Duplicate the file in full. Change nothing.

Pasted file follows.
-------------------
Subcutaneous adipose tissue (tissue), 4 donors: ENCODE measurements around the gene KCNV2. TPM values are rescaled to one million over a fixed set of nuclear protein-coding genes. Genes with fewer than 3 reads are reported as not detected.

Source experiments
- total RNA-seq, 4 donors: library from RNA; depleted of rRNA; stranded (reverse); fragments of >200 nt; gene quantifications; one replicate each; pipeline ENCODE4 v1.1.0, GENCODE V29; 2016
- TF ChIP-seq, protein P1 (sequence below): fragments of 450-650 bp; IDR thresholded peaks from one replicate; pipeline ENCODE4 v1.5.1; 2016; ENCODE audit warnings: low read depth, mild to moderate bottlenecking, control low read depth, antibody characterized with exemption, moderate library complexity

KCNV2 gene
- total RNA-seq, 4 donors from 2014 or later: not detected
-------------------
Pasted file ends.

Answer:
Subcutaneous adipose tissue (tissue), 4 donors: ENCODE measurements around the gene KCNV2. TPM values are rescaled to one million over a fixed set of nuclear protein-coding genes. Genes with fewer than 3 reads are reported as not detected.

Source experiments
- total RNA-seq, 4 donors: library from RNA; depleted of rRNA; stranded (reverse); fragments of >200 nt; gene quantifications; one replicate each; pipeline ENCODE4 v1.1.0, GENCODE V29; 2016
- TF ChIP-seq, protein P1 (sequence below): fragments of 450-650 bp; IDR thresholded peaks from one replicate; pipeline ENCODE4 v1.5.1; 2016; ENCODE audit warnings: low read depth, mild to moderate bottlenecking, control low read depth, antibody characterized with exemption, moderate library complexity

KCNV2 gene
- total RNA-seq, 4 donors from 2014 or later: not detected